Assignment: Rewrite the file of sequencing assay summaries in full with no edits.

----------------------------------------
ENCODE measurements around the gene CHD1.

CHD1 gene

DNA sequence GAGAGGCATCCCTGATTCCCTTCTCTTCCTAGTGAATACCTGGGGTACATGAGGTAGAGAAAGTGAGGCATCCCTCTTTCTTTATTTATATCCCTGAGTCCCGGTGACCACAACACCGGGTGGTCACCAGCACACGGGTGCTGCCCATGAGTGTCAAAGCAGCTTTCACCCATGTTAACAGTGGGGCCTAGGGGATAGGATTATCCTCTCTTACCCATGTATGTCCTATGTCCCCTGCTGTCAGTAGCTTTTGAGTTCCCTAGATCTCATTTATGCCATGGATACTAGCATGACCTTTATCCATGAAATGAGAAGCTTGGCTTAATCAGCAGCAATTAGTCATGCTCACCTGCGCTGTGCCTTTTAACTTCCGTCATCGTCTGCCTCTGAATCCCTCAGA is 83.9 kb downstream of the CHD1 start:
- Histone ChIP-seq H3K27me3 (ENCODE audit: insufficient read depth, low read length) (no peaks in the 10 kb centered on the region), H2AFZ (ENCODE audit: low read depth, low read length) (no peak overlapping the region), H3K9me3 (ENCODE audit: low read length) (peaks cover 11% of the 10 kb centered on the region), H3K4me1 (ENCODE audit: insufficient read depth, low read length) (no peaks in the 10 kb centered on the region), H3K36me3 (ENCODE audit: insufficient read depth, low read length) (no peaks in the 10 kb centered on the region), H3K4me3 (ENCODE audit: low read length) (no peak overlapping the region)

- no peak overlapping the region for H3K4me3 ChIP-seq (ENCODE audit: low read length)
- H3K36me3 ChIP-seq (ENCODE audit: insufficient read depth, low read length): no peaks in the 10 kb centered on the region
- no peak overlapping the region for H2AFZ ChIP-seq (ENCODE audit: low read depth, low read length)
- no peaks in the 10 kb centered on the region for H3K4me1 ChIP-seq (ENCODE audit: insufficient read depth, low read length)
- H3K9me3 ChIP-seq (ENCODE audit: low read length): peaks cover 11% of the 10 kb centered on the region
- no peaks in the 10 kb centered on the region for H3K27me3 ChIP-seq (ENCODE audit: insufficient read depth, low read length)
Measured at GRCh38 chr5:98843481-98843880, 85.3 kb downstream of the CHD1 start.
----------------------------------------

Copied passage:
ENCODE measurements around the gene CHD1.

CHD1 gene

DNA sequence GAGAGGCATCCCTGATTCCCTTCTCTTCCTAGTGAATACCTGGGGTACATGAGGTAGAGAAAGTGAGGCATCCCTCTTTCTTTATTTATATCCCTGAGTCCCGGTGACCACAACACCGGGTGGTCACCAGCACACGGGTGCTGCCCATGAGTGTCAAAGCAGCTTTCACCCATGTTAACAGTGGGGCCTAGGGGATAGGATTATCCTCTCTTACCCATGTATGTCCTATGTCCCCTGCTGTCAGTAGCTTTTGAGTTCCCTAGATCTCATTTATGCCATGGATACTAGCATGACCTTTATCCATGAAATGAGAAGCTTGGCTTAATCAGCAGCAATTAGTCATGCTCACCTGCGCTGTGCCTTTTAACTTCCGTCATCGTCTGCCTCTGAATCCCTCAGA is 83.9 kb downstream of the CHD1 start:
- Histone ChIP-seq H3K27me3 (ENCODE audit: insufficient read depth, low read length) (no peaks in the 10 kb centered on the region), H2AFZ (ENCODE audit: low read depth, low read length) (no peak overlapping the region), H3K9me3 (ENCODE audit: low read length) (peaks cover 11% of the 10 kb centered on the region), H3K4me1 (ENCODE audit: insufficient read depth, low read length) (no peaks in the 10 kb centered on the region), H3K36me3 (ENCODE audit: insufficient read depth, low read length) (no peaks in the 10 kb centered on the region), H3K4me3 (ENCODE audit: low read length) (no peak overlapping the region)

- no peak overlapping the region for H3K4me3 ChIP-seq (ENCODE audit: low read length)
- H3K36me3 ChIP-seq (ENCODE audit: insufficient read depth, low read length): no peaks in the 10 kb centered on the region
- no peak overlapping the region for H2AFZ ChIP-seq (ENCODE audit: low read depth, low read length)
- no peaks in the 10 kb centered on the region for H3K4me1 ChIP-seq (ENCODE audit: insufficient read depth, low read length)
- H3K9me3 ChIP-seq (ENCODE audit: low read length): peaks cover 11% of the 10 kb centered on the region
- no peaks in the 10 kb centered on the region for H3K27me3 ChIP-seq (ENCODE audit: insufficient read depth, low read length)
Measured at GRCh38 chr5:98843481-98843880, 85.3 kb downstream of the CHD1 start.